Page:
Inefficient Programming of Thermostats

Installing programmable thermostats and keeping on top of the different heating and cooling set points across each day and between seasons is the single most cost-effective way to automate energy savings.  Heating and cooling costs are typically a restaurant’s largest energy cost, and programmable thermostats are substantially less expensive than any other kind of energy automation.

Unfortunately, many restaurants use their programmable thermostats the same way many people use them at home: they don’t program them.  Programming the thermostat can be cumbersome, so it can be difficult to implement schedule changes or seasonal changes.  Set points are constantly over-ridden, with a tug-of-war between the staff’s desired temperature settings and the customers’ desired settings.    The result is HVAC equipment typically running harder and longer than necessary, wasting precious profits.

Having a staff trained on the use of the programmable thermostats and having a thermostat that is convenient (e.g., internet connected for remote control) and intuitive to can go a long way to optimizing the use of heating and cooling systems, balancing comfort and energy savings.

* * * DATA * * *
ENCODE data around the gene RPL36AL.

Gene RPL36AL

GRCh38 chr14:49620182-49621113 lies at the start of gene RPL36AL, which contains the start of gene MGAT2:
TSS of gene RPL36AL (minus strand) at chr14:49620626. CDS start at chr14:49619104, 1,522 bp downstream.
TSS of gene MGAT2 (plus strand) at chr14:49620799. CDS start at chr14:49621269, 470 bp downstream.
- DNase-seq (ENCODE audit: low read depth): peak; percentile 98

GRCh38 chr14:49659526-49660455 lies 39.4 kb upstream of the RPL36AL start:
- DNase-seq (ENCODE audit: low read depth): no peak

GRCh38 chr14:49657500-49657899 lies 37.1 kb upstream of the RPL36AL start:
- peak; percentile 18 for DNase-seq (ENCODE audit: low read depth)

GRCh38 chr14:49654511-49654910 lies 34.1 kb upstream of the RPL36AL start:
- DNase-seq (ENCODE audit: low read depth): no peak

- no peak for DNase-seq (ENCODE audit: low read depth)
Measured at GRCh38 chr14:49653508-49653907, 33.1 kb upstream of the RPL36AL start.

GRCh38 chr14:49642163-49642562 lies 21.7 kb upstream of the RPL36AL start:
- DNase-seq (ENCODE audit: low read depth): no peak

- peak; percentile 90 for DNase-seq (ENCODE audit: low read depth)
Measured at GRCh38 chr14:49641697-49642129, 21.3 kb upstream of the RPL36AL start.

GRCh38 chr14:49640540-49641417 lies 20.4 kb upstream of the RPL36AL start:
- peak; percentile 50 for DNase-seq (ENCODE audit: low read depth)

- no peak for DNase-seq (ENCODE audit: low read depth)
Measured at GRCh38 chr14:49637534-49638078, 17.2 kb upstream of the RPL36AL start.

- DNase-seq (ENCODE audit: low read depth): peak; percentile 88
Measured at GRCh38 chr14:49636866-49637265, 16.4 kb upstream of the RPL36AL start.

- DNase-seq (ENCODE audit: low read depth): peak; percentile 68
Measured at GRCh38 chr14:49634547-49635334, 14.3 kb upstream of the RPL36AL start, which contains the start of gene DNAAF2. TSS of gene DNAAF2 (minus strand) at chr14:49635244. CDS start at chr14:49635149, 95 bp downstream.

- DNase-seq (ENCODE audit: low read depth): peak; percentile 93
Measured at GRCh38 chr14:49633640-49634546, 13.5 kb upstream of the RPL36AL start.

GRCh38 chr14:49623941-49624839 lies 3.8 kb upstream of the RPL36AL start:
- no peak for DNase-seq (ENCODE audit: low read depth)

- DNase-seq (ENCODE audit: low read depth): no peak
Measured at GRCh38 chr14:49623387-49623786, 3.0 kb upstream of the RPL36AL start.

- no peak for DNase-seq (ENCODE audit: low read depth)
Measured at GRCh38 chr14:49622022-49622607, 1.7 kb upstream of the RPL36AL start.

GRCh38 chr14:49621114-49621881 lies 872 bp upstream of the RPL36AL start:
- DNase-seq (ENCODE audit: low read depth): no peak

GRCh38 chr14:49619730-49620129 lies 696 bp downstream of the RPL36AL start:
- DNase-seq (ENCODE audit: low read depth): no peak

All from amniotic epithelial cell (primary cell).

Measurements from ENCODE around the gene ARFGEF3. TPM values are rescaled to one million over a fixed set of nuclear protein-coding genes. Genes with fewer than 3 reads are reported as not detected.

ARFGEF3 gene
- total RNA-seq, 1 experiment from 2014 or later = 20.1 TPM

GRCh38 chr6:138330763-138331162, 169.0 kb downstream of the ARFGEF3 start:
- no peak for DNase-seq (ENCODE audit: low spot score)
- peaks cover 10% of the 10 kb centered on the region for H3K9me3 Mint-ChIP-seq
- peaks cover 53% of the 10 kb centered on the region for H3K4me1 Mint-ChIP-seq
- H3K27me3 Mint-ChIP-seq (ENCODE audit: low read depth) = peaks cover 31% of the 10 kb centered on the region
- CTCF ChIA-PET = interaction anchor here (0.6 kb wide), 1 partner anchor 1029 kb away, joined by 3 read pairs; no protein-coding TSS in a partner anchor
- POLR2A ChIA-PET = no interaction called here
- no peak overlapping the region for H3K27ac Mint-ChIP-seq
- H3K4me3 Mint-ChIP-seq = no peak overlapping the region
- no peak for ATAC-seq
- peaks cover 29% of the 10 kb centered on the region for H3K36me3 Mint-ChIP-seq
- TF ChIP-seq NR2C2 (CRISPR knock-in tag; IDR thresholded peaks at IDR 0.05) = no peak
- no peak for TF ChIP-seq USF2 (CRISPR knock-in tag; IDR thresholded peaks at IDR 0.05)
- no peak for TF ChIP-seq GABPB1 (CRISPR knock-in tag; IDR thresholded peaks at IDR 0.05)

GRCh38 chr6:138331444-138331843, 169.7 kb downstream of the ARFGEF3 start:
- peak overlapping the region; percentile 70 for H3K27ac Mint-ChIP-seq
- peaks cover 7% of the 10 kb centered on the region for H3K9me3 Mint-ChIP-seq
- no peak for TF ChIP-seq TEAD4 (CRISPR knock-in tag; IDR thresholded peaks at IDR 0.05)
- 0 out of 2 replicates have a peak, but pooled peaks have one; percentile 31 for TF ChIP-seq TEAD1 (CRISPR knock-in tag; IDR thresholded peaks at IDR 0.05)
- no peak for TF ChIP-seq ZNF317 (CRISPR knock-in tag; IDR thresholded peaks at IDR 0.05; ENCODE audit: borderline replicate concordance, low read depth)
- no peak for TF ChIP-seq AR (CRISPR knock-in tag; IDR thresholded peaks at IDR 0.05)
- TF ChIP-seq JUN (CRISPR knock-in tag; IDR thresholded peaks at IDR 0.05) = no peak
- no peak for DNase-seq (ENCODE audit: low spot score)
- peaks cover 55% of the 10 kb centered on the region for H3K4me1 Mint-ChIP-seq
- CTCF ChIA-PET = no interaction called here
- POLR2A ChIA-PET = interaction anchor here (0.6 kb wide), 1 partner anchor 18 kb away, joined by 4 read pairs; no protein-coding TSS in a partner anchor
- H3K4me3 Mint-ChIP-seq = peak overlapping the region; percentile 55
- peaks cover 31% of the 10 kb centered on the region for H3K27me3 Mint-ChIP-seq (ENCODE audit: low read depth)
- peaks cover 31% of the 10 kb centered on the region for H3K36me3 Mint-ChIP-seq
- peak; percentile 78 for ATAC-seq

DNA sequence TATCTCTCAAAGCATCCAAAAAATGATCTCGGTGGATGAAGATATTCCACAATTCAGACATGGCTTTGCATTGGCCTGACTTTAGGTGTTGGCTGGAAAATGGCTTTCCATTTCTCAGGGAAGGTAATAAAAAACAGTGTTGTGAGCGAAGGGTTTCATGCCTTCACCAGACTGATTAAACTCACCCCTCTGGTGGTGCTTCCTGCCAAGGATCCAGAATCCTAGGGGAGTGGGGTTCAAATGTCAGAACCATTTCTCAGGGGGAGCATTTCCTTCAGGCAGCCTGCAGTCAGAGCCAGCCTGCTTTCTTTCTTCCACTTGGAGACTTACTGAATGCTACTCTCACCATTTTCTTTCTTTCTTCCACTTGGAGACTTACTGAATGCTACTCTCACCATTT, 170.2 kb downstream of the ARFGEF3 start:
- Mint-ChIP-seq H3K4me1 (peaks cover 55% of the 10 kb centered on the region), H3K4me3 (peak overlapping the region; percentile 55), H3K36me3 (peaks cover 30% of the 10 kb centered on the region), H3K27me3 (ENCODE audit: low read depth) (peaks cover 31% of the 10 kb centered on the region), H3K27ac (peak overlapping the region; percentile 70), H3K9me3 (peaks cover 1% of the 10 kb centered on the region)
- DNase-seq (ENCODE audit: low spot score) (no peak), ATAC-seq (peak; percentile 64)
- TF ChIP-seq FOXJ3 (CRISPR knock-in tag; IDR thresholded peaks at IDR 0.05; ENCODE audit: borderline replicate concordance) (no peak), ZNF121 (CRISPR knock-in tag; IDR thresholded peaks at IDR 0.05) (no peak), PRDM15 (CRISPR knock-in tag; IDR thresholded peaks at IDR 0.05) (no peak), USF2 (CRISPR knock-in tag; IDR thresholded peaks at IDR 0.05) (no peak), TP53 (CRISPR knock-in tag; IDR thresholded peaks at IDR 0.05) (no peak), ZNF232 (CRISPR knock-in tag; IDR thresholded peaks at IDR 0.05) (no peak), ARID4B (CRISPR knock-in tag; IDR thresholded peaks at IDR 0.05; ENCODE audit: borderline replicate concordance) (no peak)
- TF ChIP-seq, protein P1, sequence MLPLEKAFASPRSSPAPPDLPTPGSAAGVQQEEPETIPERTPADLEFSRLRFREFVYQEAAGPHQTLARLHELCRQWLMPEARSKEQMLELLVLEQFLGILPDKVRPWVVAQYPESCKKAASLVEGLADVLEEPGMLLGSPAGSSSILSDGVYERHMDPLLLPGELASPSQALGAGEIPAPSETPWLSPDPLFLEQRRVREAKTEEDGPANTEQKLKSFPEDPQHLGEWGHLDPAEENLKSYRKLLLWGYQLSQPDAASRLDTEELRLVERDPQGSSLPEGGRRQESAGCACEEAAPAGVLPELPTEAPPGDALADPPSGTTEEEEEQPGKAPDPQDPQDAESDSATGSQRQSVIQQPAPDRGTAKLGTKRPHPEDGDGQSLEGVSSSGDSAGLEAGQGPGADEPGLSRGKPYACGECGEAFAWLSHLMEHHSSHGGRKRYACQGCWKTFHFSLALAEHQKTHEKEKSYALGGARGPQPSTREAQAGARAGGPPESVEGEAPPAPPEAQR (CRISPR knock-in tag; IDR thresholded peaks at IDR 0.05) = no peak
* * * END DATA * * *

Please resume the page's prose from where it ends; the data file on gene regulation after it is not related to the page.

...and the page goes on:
Early warnings of equipment problems

Equipment can reveal much about its performance through its energy consumption patterns.  If there are problems – e.g., a broken belt on a fan or a clogged vent in an exhaust system – equipment may use substantially more or substantially less energy than it was designed to consume.  An energy management system can be configured to automatically recognize aberrations in consumption patterns and proactively send out text and email alerts to management.  Because of this, an energy management system’s on-going analysis can help prevent “black swan” events — catastrophic failure of critical equipment.